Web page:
Sixteen years ago, on this very day, Shahid Afridi registered the fastest One-Day International century ever - in just 37 balls, against Sri Lanka. It’s a record that stands till date. So brutal was the attack that 90 of his 102 runs came in just 17 scoring strokes! Karthik Parimal talks more about the memorable knock, on a day when the two teams meet, yet again, in the semi-finals of the ICC World T20.
It was the final match of the group stages of the KCA Centenary Trophy – a quadrangular tournament involving Pakistan, Sri Lanka, Kenya and South Africa – and the winner was to meet South Africa in the finals two days later. Sri Lanka were the firm favourites, for the then World Champions could have qualified even if they managed to lose that game against Pakistan, but with a respectable margin.
Skipper Arjuna Ranatunga won the toss, and for a reason best known to him, put Pakistan in to bat on a dry Nairobi wicket. What followed next was a massacre from the wizardly willow of Shahid Afridi. Little did the Sri Lankans expect to be mauled in such a brutal manner, and the assault sent them crashing out of the tournament.
Afridi, aged 16 years and 217 days, looked too good for someone who was playing his first One-Day International (ODI) innings. He was in the side for the previous game against Kenya, but didn’t walk in to bat even after the fall of sixth wicket. Nevertheless, Pakistan chased down a modest total of 148, thereby cruising to victory by four wickets. Afridi, however, registered economical bowling figures of 10-0-32-0 in that match. In the next fixture against Sri Lanka though, on October 4, 1996, Afridi was promoted to the prestigious No.3 slot in order to up the ante. The score read 60 for one in 10.1 overs when he walked in to bat.
The party begins for Afridi
With just his second ball, Afridi muscled spinner Kumar Dharmasena for a six over mid-wicket. He showed absolutely no inhibitions of playing on the big stage, and went on to pummel two more sixes off the same bowler in his next over. By now, the jubilant looks on the faces of the Sri Lankan players, after managing to dismiss Saleem Elahi, was slowly but surely starting to vanish. The scoreboard, that read 94 for one in 13 overs, was now beginning to send shivers down the spine of the Sri Lankans. Afridi was now batting on 31.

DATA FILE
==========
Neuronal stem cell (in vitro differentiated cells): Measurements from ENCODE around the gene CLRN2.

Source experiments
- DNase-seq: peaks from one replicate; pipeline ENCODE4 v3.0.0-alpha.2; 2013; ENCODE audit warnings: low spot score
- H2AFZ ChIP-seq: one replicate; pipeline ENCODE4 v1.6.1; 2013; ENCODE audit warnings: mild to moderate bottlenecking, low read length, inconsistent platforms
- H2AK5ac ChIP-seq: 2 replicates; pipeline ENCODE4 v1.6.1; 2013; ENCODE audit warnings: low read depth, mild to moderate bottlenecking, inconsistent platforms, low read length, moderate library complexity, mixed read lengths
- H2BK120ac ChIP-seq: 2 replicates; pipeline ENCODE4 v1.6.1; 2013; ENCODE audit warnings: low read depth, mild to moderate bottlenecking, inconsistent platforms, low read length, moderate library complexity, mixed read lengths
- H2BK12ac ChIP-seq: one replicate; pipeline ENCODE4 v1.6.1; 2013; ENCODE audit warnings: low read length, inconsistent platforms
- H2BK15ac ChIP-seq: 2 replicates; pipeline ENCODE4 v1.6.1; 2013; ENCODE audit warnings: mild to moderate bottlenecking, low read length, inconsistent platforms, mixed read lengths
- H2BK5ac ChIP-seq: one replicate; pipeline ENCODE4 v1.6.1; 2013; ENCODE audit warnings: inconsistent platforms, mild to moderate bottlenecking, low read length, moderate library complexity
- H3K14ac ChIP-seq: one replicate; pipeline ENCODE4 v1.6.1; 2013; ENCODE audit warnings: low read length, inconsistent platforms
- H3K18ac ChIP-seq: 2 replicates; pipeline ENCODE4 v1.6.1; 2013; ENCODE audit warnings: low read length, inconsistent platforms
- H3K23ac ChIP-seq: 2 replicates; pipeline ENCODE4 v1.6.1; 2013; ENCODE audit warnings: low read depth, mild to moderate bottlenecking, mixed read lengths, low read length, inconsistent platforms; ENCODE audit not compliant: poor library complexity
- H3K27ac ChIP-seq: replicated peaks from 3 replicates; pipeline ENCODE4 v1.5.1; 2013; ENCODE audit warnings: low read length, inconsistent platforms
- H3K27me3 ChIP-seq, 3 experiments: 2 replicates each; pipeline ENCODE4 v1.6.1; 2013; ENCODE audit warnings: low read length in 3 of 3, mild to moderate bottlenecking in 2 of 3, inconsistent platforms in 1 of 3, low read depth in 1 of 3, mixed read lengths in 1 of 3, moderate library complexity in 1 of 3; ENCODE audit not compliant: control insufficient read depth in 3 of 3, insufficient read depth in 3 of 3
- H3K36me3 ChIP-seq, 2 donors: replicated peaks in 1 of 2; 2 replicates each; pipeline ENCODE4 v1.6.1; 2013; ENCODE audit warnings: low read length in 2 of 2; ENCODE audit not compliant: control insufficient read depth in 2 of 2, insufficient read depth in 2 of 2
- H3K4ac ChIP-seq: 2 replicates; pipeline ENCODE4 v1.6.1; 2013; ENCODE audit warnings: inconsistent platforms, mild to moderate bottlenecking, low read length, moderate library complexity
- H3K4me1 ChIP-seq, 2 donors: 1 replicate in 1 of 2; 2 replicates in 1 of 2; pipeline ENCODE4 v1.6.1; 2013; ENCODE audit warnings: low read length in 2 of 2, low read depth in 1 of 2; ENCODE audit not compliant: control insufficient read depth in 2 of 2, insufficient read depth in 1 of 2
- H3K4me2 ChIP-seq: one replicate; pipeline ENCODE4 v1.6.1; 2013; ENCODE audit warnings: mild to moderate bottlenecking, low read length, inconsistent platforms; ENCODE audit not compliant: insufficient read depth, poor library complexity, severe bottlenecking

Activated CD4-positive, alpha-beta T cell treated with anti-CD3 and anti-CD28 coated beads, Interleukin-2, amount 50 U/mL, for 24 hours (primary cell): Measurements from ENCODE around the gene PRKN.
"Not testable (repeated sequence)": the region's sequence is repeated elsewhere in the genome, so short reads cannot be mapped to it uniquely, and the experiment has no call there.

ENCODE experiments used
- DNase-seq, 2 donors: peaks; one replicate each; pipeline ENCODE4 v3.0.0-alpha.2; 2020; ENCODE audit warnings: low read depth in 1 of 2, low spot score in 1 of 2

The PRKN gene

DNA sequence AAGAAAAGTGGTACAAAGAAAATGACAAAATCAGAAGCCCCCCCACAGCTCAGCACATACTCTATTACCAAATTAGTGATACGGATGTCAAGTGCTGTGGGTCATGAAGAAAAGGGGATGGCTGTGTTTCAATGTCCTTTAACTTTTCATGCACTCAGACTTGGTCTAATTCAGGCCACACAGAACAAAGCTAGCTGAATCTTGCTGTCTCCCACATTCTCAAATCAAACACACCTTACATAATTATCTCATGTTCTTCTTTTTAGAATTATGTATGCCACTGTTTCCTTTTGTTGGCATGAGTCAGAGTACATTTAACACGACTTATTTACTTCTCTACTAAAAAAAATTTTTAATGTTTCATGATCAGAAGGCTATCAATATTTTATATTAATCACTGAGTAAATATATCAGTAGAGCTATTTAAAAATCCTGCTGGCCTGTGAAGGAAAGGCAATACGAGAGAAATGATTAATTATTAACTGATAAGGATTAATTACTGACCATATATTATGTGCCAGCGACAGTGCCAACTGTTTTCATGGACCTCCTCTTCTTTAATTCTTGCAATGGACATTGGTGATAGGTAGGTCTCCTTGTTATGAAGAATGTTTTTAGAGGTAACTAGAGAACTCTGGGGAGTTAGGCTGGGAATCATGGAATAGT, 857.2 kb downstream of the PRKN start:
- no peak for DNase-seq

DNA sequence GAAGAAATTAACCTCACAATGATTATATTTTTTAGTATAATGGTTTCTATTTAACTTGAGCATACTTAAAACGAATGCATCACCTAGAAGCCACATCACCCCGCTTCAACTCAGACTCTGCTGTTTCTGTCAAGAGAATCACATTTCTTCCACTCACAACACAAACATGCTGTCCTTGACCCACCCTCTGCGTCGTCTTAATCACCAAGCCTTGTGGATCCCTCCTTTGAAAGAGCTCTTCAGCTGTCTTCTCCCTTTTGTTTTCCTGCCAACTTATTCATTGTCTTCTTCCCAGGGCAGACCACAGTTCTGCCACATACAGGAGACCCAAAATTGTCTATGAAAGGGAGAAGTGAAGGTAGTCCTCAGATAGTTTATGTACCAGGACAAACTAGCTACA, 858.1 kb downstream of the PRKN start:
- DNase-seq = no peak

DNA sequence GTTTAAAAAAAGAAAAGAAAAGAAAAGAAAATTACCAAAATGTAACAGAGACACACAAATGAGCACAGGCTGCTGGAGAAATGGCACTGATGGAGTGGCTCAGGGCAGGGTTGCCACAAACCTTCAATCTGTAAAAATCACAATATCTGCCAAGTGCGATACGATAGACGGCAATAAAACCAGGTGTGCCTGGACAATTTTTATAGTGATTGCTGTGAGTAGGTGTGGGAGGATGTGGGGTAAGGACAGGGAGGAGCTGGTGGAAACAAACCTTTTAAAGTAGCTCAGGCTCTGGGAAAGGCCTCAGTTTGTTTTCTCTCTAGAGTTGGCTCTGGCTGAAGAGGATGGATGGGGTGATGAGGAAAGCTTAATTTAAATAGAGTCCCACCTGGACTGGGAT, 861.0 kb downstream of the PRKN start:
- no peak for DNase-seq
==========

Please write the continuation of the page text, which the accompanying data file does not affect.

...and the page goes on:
Fastest 50, almost
Sanath Jayasuriya was considered to be the most destructive batsman a decade and a half ago. There would’ve been no surprise had he managed to score 28 runs in a single over. But this time he was at the receiving end. Afridi smashed the left-arm spinner for 28 runs in the 14th over - a record.
Roped in to stem the flow of runs, the first ball of Jayasuriya’s over was bludgeoned straight over his head for a massive six. Appalled, he tried to bowl the next delivery flatter and faster, but young Afridi swiftly got underneath the ball and sent it flying across the ropes in the same direction. Jayasuriya would have breathed a sigh of relief when the third ball cost just two runs, but the caning however resumed from the next delivery.
A full toss on the legs would have been a gift to Afridi at this stage, and Jayasuriya obliged, as the ball disappeared over the fence for the third time in that over. Afridi, who raced to a half-century at this point, raised his bat towards the pavilion to acknowledge his teammates. However, he had narrowly missed the chance of registering the fastest half-century ever, for it came in 18 balls. Ironically, it was Jayasuriya who was currently holding that record for scoring a 50 in just 17 balls. The next two deliveries too resulted in boundaries, and the 28-run over finally came to an end. The score now read 122 for one in 14 overs.
Fastest hundred, surely
The next five overs were brutal from Sri Lanka’s point of view. Afridi led an assault that would remain unparalleled for quite some time to come. The sight of ball sailing into the stands became commonplace, and none of the bowlers could regulate the flow of runs. The wizard that he is, even Muttiah Muralitharan looked helpless.
With an unadulterated technique, he clobbered his way through the bowling line-up. A sweep off Muralitharan’s delivery, on 98*, that sped to the fine leg boundary brought up Afridi’s century in just 37 balls – a record that remains unbeaten even today. Pakistan amassed 371 for nine in their 50 overs, and needed to restrict Sri Lanka below 300 in order to qualify for the final – which they eventually did. Skipper Saeed Anwar too scored a swashbuckling century, but the game will forever be remembered for Afridi’s heroics.
He hit eleven sixes in that game, equalling Sanath Jayasuriya’s record in ODIs. The scoring sequence of his final tally of 102 runs came thus: 0,6,1,0,4,0,0,6,0,0,6,6,1,1,6,6,2,6,4,4,0,0,6,6,1,4,1,1,0,4,1,6,0,6,0,2,4,1,0,0.
(Karthik Parimal, a Correspondent with CricketCountry, is a cricket aficionado and a worshipper of the game. He idolises Steve Waugh and can give up anything, absolutely anything, just to watch a Kumar Sangakkara cover drive. He can be followed on Twitter at https://twitter.com/karthik_parimal)